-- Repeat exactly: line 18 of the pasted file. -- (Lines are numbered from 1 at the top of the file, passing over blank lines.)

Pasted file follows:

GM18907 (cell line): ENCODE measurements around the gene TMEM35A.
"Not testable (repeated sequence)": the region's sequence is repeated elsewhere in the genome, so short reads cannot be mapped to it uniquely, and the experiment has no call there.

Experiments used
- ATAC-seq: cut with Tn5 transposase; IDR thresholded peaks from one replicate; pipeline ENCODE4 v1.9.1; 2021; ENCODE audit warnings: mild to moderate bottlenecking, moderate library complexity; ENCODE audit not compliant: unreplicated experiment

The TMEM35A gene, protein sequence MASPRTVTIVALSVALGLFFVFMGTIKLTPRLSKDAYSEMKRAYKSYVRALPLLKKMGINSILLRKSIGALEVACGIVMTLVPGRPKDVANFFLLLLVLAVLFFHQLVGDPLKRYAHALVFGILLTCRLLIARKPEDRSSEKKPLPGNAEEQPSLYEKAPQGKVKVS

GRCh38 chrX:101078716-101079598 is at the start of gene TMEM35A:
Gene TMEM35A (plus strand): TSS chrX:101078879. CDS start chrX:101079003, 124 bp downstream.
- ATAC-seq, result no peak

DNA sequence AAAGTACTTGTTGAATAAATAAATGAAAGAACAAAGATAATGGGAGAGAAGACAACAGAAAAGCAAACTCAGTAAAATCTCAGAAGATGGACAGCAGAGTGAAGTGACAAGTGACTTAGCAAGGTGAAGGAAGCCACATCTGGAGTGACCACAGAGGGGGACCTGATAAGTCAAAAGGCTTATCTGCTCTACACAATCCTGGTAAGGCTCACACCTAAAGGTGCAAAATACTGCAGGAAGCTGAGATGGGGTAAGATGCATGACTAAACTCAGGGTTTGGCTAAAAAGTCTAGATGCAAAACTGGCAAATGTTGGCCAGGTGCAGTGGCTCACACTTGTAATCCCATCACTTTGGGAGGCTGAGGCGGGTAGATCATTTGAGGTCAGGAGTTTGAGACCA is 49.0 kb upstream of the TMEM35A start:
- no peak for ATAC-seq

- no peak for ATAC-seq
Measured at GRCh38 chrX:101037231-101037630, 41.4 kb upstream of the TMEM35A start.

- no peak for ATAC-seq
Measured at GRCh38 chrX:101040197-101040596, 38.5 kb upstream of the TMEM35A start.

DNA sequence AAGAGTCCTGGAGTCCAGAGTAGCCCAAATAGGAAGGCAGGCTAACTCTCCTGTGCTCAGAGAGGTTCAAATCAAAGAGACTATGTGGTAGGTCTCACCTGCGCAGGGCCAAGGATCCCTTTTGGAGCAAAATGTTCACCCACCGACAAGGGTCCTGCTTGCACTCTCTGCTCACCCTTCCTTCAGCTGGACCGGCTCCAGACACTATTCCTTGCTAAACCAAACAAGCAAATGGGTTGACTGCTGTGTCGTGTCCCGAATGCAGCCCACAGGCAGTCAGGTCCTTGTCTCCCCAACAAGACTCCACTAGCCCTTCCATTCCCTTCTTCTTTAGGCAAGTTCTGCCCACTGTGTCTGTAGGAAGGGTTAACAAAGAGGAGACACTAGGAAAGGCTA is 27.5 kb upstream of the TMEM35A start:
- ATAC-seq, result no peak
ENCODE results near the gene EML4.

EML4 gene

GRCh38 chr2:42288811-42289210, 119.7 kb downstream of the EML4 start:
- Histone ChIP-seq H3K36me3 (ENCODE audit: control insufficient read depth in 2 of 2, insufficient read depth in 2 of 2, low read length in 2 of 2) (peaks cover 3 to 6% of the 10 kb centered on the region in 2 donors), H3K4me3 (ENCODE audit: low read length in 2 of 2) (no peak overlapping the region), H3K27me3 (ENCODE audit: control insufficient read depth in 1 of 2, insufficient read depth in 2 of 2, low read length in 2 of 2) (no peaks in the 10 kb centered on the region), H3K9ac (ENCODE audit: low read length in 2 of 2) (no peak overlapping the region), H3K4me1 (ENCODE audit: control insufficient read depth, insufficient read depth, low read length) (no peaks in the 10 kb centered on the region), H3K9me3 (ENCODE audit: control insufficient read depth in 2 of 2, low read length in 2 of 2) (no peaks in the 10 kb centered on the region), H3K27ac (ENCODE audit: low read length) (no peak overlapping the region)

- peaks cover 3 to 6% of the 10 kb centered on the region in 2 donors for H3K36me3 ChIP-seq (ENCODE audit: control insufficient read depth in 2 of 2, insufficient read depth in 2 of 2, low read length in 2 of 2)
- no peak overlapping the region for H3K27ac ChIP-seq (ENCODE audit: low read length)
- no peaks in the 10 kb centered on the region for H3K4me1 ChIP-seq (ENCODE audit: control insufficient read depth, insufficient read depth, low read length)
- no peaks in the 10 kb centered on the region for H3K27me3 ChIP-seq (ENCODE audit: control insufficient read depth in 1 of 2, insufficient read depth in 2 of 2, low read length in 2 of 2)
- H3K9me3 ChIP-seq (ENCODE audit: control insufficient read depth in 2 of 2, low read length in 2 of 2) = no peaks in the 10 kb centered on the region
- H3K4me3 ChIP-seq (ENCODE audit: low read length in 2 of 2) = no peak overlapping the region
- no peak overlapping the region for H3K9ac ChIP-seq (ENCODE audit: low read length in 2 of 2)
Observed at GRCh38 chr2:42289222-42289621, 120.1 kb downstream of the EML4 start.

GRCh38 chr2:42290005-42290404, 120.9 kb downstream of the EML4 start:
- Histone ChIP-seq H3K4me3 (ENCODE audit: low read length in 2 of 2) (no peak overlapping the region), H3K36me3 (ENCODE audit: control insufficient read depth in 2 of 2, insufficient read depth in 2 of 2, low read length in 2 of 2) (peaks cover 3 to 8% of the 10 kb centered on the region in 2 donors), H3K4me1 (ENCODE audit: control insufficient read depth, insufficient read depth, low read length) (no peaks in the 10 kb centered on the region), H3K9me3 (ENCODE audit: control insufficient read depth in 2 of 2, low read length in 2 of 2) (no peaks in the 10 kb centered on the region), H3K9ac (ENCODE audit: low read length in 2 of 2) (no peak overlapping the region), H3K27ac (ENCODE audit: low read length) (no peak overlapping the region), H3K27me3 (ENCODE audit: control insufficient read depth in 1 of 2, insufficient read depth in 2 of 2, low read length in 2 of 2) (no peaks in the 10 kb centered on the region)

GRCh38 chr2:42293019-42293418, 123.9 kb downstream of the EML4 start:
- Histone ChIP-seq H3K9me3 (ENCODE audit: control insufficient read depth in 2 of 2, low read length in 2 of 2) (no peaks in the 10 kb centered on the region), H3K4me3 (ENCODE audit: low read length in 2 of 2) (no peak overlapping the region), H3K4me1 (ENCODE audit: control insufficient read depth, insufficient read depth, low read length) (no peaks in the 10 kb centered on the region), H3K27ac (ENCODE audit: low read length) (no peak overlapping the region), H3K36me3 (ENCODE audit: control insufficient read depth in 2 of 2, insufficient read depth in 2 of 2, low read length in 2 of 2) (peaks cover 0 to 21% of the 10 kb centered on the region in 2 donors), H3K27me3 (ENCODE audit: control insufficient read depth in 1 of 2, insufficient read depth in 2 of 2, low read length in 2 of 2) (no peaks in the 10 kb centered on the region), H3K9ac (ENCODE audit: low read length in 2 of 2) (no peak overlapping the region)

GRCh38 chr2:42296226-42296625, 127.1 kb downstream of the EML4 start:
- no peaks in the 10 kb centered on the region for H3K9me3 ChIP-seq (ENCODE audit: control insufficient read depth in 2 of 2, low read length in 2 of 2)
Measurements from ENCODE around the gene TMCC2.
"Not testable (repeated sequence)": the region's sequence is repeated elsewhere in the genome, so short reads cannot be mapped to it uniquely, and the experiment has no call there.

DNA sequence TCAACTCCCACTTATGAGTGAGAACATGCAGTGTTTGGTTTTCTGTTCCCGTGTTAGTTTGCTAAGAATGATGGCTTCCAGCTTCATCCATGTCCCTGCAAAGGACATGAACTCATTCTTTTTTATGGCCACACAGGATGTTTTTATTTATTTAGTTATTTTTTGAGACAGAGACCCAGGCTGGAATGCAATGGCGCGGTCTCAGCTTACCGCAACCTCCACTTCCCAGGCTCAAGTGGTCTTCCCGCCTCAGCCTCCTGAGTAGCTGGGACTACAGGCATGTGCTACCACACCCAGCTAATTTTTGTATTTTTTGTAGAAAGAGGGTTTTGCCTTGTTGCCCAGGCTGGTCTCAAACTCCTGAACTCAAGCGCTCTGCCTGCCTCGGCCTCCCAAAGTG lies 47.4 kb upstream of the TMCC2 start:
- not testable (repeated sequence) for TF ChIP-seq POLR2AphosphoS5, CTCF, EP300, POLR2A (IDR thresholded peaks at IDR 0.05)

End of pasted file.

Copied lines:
EML4 gene